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Patty and the Tree

FIRST-PERSON

Posted: March 30, 2014 2:00 a.m.
Updated: March 30, 2014 2:00 a.m.
 

Shrines.

I think that kids, in their innocence, marvel at the ordinary.

The ordinary is, of course, a facade donned by adults to proclaim their sophistication. If the truth were known, the ordinary is always awesome.

The kids are right; the world is fresh and new, it’s the adults that grow old and stale.

If big people were to take a moment from their work and obligations to recall their youth, I'd bet they'd find a shrine or two; if lucky, perhaps a huge shrine, a golden shrine erected by bursts of child insight.

I have such a shrine. A girl and a tree, or maybe it’s a tree and a girl.

As a pre-pubescent boy, they're not much different. Yet they are, and as I close my eyes, I see my shrine a bit more clearly: a girl in a tree.

The girl is Patty, the tree is gone.

I last saw Patty when she was in her teens and simply cannot accept the notion she's become middle aged, like myself.

Actually, I can't remember her as a teenager because at that age I was so frightened of girls that I immersed myself in science, rejecting the ladies in stark terror. I am unable to conjure her up in my memory as a young woman with breasts and a silly giggle.

But somehow, she beckoned me away from self-centeredness and made me see another person. This in spite of the fact that young boys and girls cultivate a strange fetish: mutual hatred.

It's all put on, of course, but it’s a fashionable past time before the roaring hormones throw man and woman together forever. Hence, the girls go their way and shun the boys who in turn scorn the girls as unworthy. So Patty and I had no use for one another at age nine or ten.

None.

A shrine requires an altar and mine was the tree.

I don't know what kind of tree it was, but it was perfectly climbable. Halfway up the block, it threw a mottled shadow on the sidewalk and large emerald leaves screened its inner reaches from the stares of passer-byes. It appeared to be rather ordinary from the adult perspective, but became a wonder for me.

The first time we climbed the tree together made no impression, and thus I have no recollection of the event. I'm sure we shunned and scorned appropriately.

As a crack tree climber, I must have valued her ability to scale the heights, in a dress yet! Perhaps that was the catalyst that drew me to her.

Soon, however, we'd met daily in the tree. Glory!

My days became a troika: longing to find Patty in the tree, rejoicing with Patty in the tree, and the aching memory of the day's encounter.

I longed for her. I wanted nothing but to be with her, smell her clean aroma and watch her hair waltz in the summer breeze. The images of her are as vital to me today as if I had just climbed down out of the tree a moment ago.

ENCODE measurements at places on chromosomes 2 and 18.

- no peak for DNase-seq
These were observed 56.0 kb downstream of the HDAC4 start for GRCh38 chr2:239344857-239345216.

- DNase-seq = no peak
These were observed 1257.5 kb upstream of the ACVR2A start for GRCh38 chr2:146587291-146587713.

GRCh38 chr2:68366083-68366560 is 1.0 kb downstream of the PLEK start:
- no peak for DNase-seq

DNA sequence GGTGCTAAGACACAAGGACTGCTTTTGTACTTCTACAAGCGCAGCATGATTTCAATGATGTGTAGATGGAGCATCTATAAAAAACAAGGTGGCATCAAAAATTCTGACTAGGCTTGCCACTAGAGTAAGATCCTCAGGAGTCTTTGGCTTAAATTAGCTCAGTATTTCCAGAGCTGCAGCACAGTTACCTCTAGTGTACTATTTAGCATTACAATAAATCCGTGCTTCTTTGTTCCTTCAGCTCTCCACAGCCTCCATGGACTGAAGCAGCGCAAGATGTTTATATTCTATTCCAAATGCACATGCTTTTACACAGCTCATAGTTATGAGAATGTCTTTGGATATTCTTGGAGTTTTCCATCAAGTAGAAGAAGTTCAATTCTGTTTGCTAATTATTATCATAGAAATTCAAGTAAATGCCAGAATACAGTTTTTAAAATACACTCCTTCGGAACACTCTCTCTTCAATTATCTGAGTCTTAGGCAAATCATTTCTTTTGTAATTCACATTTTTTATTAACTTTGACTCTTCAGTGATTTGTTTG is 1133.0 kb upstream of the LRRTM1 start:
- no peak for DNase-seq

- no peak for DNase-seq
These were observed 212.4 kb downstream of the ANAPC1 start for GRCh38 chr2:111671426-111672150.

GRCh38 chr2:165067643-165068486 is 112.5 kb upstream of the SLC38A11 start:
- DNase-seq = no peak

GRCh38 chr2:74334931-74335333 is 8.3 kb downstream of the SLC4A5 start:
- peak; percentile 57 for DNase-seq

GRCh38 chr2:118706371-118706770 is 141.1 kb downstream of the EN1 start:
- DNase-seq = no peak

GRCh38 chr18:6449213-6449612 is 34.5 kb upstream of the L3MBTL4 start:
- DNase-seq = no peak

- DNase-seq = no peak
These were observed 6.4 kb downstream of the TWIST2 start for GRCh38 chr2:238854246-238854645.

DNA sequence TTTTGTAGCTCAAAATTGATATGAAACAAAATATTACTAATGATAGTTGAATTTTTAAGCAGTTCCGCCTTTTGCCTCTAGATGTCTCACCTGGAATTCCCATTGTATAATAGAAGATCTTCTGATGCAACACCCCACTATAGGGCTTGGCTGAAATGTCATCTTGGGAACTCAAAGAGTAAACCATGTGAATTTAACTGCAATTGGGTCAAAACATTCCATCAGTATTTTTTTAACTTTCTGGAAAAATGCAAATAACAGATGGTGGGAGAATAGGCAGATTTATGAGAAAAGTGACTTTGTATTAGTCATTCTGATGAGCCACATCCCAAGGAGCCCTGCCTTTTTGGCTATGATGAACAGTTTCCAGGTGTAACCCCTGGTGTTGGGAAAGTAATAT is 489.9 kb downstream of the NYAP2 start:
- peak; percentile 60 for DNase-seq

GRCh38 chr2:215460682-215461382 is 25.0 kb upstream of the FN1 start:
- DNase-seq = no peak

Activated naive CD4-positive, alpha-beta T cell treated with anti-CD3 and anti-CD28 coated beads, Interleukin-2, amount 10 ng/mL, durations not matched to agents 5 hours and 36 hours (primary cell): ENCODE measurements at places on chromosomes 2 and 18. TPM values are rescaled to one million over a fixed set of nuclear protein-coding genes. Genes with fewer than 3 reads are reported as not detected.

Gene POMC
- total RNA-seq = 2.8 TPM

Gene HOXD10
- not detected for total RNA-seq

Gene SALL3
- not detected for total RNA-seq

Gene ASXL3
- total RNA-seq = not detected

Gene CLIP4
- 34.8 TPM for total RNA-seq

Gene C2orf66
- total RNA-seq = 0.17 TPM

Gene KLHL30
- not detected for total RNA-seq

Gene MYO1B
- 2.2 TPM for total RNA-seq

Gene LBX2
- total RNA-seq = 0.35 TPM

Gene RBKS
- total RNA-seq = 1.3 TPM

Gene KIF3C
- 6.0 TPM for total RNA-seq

She became my shrine.

Patty was slender. Her skin was baby smooth and fair although the summer sun cast a bold blush on her cheeks. She had fine, straight teeth, which, at that age, were a bit too big for her face. Her eyes were blue, but not ice blue. I think Patty had a gold streak in one iris, but my daughter has a distinct mark, so I might be confusing them.

Her mother cut Patty's blond hair short so the glittering wisps fluttered about her face bringing a magical animation to her smile. She dressed, not in tennies and jeans as is the fashion today, but in plaid dresses and lacy socks peeking about her delicate ankles.

Her laugh was soft and shy and her hands moved quietly when she talked. Patty had a habit of glancing occasionally to the ground as if she were afraid to hold your eyes too long. She listened to my boyish boasting and endured my pompous pronouncements.

We blended together and linked forever, that summer. But then, after a while, new adventures beckoned and our trysts in the aerie gradually became less frequent.

Ultimately, we stopped meeting altogether and went on to other things, the way kids do.

Today, I still glance fondly at her parent's house as I drive to my folk's place for a visit (both families still live in the same place 40 years later).

The tree is gone and I'm uncertain exactly where it stood. I'm bothered that I don't remember where it was; it’s like losing Westminster Abbey.

Patty and the tree are a gemstone in my life. I've set the stone in the gold statuary of my past and it glitters like a beacon. The memory has become a shrine to honor a fine person, a sweet moment in time and passage to now.

My days in adulthood seem gray and blurred, like rain slithering down a window. Yet Patty beckons from the past and I nod in homage to our shrine. There have been other shrines, one or two, but none so warm as this.

Remember your shrines.

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